Some kids ‘don’t come back’: Philly school grapples with gun violence
The murders of Hyneef and Khalil remain unsolved.
Lancidt, who oversees the school’s STEP program, a district-wide mental health effort, holds grief counseling sessions every Thursday for students affected by gun violence. The sessions were held on Zoom and Google Meet last year due to the pandemic, but resumed in person, and Lancidt is hoping attendance will increase from there.
Wilkins said that even a bereavement group is needed in high school is “difficult,” but she sees the value for students. “Just free space for them to actually come in and say, ‘This is what’s going on,'” she said. “This is how I feel, this is what is happening in my community and this is the support I need. “
Lancidt is worried about the “toxic stress” experienced by his students, coming from poor neighborhoods, confronted with violence, confronted with racism and trauma. “We could go through the list of all the types of trauma they might have, and then they come in and try, you know, study and get their academics,” she said. “But they also face depression, anxiety, healing from things that they have witnessed or experienced or been a part of in addition to trying to get their education.”
Experts echo Lancidt’s concerns about students with post-traumatic stress disorder who experience violent events outside of school that should happen in class. Howard Stevenson, an associate professor at the Graduate School of Education at the University of Pennsylvania, said students might suffer from an inability to concentrate and remember or they might be hypervigilant in class.
“Thousands of students across Philadelphia come to class traumatized and are expected to be successful academically,” Stevenson said.
Despite everything the school and district are trying to provide, Wilkins and Lancidt see areas where the wider community could help these teens. Wilkins believes students need more summer programs that focus on job preparation and job skills, as well as a place for teens who have outgrown local recreation centers.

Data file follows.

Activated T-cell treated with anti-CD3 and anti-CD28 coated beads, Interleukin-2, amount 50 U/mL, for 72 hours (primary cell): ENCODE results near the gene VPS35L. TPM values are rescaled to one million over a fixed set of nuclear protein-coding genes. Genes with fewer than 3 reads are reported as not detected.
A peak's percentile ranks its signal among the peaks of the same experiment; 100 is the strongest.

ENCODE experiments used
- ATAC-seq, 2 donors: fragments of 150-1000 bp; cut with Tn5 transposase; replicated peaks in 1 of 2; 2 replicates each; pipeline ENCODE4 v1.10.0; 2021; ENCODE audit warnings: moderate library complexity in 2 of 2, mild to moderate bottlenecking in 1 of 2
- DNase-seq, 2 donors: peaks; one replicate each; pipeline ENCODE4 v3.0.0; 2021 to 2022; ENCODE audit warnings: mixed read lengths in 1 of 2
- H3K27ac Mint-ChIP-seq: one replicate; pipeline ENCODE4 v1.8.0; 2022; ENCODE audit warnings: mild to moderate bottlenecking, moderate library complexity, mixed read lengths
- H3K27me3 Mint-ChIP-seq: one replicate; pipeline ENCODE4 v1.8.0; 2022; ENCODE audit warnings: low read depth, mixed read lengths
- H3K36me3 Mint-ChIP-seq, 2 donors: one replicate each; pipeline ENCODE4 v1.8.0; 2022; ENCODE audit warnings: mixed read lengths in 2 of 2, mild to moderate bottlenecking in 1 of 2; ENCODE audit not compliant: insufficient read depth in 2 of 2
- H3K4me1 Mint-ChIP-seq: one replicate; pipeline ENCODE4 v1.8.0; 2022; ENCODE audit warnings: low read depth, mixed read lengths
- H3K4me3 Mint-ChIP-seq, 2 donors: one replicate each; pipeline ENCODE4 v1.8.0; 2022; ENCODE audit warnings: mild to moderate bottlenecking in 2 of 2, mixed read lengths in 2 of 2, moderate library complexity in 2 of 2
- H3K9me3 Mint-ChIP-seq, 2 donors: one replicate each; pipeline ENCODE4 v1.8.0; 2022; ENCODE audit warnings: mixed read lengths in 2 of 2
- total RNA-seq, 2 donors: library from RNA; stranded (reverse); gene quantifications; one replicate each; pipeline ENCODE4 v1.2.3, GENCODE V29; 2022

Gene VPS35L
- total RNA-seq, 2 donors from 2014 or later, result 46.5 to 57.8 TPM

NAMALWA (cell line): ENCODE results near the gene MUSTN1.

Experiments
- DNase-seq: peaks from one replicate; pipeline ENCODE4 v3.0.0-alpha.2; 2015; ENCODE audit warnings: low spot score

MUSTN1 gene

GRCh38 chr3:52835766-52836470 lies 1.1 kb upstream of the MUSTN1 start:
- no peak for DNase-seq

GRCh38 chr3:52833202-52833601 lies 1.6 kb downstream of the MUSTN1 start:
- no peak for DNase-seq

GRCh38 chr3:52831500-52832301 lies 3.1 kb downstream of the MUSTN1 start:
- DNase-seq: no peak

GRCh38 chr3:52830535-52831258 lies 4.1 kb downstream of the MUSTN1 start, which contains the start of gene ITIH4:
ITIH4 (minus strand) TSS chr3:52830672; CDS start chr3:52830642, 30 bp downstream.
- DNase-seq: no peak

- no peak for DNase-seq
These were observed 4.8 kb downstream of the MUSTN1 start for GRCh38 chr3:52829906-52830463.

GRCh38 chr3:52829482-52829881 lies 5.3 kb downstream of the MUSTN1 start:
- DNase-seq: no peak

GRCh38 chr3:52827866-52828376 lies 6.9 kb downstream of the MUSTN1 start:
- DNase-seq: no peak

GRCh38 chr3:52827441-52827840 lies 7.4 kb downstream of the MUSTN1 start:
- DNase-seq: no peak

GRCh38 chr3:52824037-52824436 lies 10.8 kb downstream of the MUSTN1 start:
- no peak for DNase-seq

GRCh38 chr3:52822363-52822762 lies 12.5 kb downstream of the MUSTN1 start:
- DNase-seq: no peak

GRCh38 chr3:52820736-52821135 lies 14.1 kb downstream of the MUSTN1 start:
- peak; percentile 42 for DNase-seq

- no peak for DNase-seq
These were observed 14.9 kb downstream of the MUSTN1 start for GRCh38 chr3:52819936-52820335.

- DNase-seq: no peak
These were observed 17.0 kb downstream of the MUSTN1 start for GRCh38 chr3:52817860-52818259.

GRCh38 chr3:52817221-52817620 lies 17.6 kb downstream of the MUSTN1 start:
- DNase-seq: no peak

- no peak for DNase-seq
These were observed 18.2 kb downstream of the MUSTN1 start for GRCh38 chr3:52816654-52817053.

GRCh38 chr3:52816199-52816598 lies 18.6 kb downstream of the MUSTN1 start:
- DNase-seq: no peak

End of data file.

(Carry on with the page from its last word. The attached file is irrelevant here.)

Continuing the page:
“I wake up in the morning, I’m 17, I’m not working, I’m too old to go to the recreation center, so what am I going to do? Wilkins said. “We need more people who are like our students talking to our students having these conversations. “
Lancidt would like to see more funds dedicated to the work that STEP and the like are doing. And she and Wilkins would like more adults to come to schools and talk about the paths they’ve taken. “I think it’s good for them to be able to see that there are a lot of blacks and browns coming from where they’re from, growing up and doing amazing things,” Lancidt said.
Young experts suggest schools consider alternative resources for students, like recreational sports, where they have a combination of physical activity and teammates, friends, and coaches who genuinely care about their well-being. Coaches can also mentor students who may not have anyone to talk to at home.
MLK head coach Malik Jones attended school with Hyneef’s father in the late 1990s and immediately developed a bond with the teenager. “As soon as I knew he was Bruce’s son, I had to kiss him,” Jones said of Hyneef. “I showed him his father in the phone book. I mean literally every time I saw Hanif he was a very loving kid and he gave me a big hug.
This strategy worked for Tyrell Mims, who was a star player on the MLK football team under Jones. Mims, now in his second year at Villanova University, credits the relationship with his coach for keeping him focused on the pitch and the classroom.
“A lot of kids who come to Martin Luther King come just for four years just to be students. The school brings in kids either from jail or from difficult backgrounds,” Mims said. “I didn’t. never had my dad in my life, but having Malik around was the second best thing, like a good father figure in my life, someone I could always talk to about things that weren’t even football related. “